A new treatment for adult-onset diabetes and obesity developed by researchers at Indiana University and the German Research Center for Environmental Health has essentially cured lab animals of obesity, diabetes and associated lipid abnormalities through improved glucose sensitivity, reduced appetite and enhanced calorie burning.
In preclinical trials, the new peptide -- a molecular integration of three gastrointestinal hormones -- lowered blood sugar levels and reduced body fat beyond all existing drugs, according to the work co-led by IU Distinguished Professor of Chemistry Richard DiMarchi and Matthias Tschöp, director of the Institute for Diabetes and Obesity at the German Research Center for Environmental Health. The new findings were published today in Nature Medicine.
These preclinical results advance the clinical work the team announced last year that a peptide combining the properties of two endocrine hormones, GLP-1 and GIP, was an effective treatment for adult-onset diabetes. This new molecule includes a third hormone activity, glucagon.
"This triple hormone effect in a single molecule shows results never achieved before," said co-first author Brian Finan, a scientist at the Helmholtz Diabetes Center who earned his Ph.D. in biochemistry at IU in DiMarchi's lab. "A number of metabolic control centers are influenced simultaneously, namely in the pancreas, liver, fat depots and brain."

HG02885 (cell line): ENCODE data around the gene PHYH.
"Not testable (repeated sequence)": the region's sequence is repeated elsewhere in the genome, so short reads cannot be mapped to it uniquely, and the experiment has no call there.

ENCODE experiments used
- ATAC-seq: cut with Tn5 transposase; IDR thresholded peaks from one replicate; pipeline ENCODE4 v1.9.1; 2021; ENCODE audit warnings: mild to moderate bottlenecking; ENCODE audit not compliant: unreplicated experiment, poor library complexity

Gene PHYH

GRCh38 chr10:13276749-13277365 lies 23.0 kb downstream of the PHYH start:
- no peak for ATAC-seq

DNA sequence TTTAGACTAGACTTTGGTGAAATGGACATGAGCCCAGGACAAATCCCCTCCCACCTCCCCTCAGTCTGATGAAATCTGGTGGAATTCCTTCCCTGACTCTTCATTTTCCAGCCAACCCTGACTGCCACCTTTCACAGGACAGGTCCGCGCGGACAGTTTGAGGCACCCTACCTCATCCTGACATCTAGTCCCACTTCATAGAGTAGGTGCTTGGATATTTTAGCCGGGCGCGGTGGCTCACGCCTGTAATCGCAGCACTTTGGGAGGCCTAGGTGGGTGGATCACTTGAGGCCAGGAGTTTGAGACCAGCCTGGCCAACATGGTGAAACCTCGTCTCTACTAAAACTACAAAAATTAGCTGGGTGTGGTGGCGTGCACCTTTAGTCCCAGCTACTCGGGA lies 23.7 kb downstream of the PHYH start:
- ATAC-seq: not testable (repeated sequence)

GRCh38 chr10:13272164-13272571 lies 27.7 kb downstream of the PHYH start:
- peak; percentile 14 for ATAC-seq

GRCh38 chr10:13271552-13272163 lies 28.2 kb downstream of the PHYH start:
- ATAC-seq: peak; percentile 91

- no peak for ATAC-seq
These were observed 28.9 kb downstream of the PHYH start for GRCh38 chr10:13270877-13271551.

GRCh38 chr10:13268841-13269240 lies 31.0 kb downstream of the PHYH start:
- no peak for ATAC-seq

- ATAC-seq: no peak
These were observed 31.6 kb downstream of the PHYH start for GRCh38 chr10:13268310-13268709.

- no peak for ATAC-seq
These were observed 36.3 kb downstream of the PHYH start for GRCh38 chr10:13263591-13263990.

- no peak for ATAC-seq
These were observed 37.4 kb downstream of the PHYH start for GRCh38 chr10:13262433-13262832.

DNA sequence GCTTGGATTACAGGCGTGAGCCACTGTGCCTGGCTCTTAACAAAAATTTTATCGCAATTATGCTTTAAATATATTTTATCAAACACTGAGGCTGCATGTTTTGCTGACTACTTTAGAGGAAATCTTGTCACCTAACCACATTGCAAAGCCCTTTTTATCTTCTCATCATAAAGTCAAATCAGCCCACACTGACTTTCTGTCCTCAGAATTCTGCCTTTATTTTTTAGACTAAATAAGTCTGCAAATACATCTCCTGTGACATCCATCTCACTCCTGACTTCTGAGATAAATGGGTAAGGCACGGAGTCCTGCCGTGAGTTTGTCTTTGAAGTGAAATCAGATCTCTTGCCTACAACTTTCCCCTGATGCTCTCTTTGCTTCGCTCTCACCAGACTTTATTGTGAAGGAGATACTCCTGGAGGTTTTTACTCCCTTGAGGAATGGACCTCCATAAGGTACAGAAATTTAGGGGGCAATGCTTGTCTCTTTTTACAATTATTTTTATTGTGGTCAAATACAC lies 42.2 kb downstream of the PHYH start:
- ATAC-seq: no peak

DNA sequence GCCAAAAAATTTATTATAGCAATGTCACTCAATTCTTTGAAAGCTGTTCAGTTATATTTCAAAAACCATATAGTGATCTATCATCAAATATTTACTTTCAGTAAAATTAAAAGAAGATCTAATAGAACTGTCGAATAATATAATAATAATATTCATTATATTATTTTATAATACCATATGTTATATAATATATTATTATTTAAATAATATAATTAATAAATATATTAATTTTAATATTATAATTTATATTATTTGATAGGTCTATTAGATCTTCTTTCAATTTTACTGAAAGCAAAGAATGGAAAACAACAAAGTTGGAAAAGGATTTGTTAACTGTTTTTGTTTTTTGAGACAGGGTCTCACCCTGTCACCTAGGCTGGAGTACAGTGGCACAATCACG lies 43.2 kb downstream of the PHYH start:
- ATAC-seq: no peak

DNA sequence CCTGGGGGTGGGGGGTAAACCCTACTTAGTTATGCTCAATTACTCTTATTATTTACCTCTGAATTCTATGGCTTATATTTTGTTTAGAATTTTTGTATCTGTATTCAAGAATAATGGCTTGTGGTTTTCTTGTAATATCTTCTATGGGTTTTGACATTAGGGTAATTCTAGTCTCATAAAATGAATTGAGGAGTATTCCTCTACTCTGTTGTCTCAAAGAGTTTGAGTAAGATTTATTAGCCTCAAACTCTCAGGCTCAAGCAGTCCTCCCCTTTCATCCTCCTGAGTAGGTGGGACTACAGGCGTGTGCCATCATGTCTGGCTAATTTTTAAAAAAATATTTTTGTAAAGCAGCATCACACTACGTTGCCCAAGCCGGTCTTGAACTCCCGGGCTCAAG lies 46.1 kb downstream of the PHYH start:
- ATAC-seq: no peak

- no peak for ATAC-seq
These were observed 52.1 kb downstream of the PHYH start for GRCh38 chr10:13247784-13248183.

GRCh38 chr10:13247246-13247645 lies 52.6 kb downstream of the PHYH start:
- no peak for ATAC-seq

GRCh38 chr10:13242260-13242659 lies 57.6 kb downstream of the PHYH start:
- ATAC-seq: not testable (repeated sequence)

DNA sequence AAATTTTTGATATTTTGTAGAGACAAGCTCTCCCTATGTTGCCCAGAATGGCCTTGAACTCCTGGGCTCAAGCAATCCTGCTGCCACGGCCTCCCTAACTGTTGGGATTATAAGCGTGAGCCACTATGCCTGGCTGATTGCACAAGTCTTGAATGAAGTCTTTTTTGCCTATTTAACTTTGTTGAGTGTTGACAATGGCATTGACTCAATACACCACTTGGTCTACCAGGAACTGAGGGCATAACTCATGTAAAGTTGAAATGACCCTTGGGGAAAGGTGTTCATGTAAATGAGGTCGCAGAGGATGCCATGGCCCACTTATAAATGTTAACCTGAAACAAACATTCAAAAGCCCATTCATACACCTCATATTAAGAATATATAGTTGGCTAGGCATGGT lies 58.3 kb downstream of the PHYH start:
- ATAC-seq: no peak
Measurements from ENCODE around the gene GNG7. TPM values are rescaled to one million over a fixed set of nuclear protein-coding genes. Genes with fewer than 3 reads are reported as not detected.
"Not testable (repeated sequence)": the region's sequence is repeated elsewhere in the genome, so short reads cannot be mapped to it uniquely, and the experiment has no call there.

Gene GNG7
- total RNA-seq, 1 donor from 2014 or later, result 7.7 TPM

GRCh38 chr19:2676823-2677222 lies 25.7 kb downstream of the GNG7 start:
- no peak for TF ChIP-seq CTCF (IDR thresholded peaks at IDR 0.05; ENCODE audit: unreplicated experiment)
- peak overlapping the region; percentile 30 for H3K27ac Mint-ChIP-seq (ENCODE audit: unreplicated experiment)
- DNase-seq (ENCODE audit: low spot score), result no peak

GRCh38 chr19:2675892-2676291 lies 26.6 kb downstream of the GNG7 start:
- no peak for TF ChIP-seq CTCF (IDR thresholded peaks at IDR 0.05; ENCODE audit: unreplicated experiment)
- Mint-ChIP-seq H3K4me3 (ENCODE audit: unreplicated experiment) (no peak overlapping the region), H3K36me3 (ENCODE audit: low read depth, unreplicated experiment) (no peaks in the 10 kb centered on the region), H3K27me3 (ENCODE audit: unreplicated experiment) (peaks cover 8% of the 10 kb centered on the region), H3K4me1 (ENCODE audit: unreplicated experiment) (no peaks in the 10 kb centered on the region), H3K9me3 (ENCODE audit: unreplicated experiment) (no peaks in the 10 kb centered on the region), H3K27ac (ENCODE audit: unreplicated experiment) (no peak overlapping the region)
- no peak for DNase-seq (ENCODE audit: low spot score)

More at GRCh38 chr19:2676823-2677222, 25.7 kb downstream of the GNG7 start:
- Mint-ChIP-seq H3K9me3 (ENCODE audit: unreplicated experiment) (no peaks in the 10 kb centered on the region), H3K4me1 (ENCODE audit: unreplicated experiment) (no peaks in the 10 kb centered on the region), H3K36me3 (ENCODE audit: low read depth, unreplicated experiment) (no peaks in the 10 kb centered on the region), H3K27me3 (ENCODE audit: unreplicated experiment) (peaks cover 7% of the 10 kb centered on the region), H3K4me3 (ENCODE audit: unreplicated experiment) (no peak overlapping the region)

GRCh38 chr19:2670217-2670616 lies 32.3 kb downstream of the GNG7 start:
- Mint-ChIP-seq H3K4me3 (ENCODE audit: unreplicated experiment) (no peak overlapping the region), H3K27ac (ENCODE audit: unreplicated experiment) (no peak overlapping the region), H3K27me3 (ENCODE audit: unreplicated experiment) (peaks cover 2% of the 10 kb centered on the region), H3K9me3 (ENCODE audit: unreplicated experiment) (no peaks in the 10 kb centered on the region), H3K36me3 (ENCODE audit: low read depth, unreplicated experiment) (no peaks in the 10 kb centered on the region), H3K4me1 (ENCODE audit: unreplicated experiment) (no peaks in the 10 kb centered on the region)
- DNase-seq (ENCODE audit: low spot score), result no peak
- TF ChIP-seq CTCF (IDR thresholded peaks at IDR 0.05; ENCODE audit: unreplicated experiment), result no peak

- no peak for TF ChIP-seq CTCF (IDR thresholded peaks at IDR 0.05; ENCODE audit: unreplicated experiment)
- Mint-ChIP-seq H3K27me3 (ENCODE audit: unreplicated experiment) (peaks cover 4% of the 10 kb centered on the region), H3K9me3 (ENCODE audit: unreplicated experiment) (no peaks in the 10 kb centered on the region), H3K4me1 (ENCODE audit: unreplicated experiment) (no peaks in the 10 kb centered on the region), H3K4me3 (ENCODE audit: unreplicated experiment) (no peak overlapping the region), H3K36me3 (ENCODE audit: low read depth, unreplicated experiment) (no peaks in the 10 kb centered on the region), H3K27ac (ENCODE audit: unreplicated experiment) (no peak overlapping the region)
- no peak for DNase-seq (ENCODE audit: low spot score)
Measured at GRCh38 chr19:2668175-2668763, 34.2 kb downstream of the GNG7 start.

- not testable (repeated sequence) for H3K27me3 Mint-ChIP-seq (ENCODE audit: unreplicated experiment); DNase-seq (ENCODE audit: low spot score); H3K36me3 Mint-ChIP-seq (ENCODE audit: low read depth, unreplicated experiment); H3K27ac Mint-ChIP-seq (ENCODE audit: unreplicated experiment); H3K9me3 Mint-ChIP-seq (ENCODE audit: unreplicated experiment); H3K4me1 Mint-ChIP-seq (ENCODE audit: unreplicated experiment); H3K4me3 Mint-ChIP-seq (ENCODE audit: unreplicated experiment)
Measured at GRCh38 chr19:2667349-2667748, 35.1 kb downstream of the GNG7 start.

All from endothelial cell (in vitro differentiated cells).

In constructing the new single-cell molecules with triple-hormone action, the researchers found they could reduce body weight in rodents by about 30 percent, almost twice as much as the GLP-1/GIP double hormone. The molecules are called triple agonists -- three hormones combined molecularly that can bind to and activate receptors to produce certain biological responses.
"This peptide represents the first rationally designed, fully potent and balanced triple agonist ever achieved in the treatment of any disease," DiMarchi said. "The benefits of the previously reported individual co-agonists have been integrated to a single molecule of triple action that provides unprecedented efficacy to lower body weight and control metabolism."
In the paper, the team described the new results as "unparalleled" when compared to earlier tests using the three hormones alone and together as co-agonists. It is a clear demonstration that combining GLP-1, GIP and glucagon can produce improved therapeutic effects.
The triple hormone specifically and equally targets three receptors of GLP-1, GIP and glucagon. GLP-1 and GIP predominantly contribute to enhancing insulin action and reducing blood glucose. GLP-1 also curbs appetite, while glucagon primarily increases the long-term rate at which calories are burned and improves liver function.
Human clinical trials are being managed by Roche, which also co-authored the new paper. Inventions associated with this work have been licensed through the Indiana University Research and Technology Corp. to Marcadia Biotech Inc., which Roche acquired in 2010.
Additional scientists affiliated with IU and DiMarchi's lab were co-first author Bin Yang and Joseph Chabenne, Vasily Gelfanov, David Smiley and Ma Tao.
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